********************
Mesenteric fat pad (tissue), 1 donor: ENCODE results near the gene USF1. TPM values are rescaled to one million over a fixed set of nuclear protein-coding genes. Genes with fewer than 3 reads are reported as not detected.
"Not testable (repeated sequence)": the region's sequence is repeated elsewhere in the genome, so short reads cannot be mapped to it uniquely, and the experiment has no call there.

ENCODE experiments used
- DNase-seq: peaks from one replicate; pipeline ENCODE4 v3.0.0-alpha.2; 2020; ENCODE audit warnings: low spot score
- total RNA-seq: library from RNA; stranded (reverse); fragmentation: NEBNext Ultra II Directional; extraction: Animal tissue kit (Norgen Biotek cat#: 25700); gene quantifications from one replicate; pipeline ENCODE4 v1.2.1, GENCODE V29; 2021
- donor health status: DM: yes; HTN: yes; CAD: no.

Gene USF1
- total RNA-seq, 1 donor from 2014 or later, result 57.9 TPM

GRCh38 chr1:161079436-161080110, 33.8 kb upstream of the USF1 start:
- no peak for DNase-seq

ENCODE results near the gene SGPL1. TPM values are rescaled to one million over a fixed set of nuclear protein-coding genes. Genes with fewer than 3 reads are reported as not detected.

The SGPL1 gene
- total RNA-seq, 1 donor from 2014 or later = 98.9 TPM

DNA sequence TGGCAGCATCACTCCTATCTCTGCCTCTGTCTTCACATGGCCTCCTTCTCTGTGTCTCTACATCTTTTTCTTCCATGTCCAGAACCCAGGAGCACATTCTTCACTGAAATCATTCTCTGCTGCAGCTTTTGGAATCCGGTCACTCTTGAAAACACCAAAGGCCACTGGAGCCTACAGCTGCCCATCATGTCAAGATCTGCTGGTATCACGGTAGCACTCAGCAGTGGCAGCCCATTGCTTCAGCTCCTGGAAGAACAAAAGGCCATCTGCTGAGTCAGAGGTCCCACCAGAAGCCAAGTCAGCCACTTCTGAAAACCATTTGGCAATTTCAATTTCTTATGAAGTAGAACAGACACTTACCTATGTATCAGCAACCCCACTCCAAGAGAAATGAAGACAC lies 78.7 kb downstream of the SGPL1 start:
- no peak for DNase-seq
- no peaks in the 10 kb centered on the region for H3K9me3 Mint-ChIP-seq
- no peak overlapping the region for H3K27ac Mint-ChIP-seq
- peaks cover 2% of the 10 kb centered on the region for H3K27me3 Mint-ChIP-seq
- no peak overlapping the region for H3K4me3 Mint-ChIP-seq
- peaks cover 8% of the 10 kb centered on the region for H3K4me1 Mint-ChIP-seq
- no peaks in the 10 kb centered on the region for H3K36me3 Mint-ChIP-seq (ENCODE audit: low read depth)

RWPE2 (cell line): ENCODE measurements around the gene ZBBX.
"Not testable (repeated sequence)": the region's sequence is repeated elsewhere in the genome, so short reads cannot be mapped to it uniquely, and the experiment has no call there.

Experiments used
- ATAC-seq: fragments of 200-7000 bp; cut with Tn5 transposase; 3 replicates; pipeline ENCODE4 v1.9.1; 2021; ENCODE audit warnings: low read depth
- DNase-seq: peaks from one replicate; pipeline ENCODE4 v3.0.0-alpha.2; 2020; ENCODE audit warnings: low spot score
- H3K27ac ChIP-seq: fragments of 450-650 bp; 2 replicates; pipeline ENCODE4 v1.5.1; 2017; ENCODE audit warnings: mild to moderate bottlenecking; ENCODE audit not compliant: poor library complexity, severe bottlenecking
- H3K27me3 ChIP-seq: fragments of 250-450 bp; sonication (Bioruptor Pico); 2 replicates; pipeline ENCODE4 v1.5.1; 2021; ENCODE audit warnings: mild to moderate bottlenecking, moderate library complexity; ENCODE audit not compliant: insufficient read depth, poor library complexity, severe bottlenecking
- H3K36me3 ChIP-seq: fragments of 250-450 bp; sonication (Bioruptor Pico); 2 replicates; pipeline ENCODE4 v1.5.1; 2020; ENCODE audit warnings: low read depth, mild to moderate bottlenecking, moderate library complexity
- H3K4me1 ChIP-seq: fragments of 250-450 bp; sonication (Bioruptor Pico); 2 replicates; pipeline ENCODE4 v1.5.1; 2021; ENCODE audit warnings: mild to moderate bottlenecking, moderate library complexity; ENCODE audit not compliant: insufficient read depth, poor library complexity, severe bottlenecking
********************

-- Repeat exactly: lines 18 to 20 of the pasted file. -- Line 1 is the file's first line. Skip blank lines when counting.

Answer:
- peaks cover 2% of the 10 kb centered on the region for H3K27me3 Mint-ChIP-seq
- no peak overlapping the region for H3K4me3 Mint-ChIP-seq
- peaks cover 8% of the 10 kb centered on the region for H3K4me1 Mint-ChIP-seq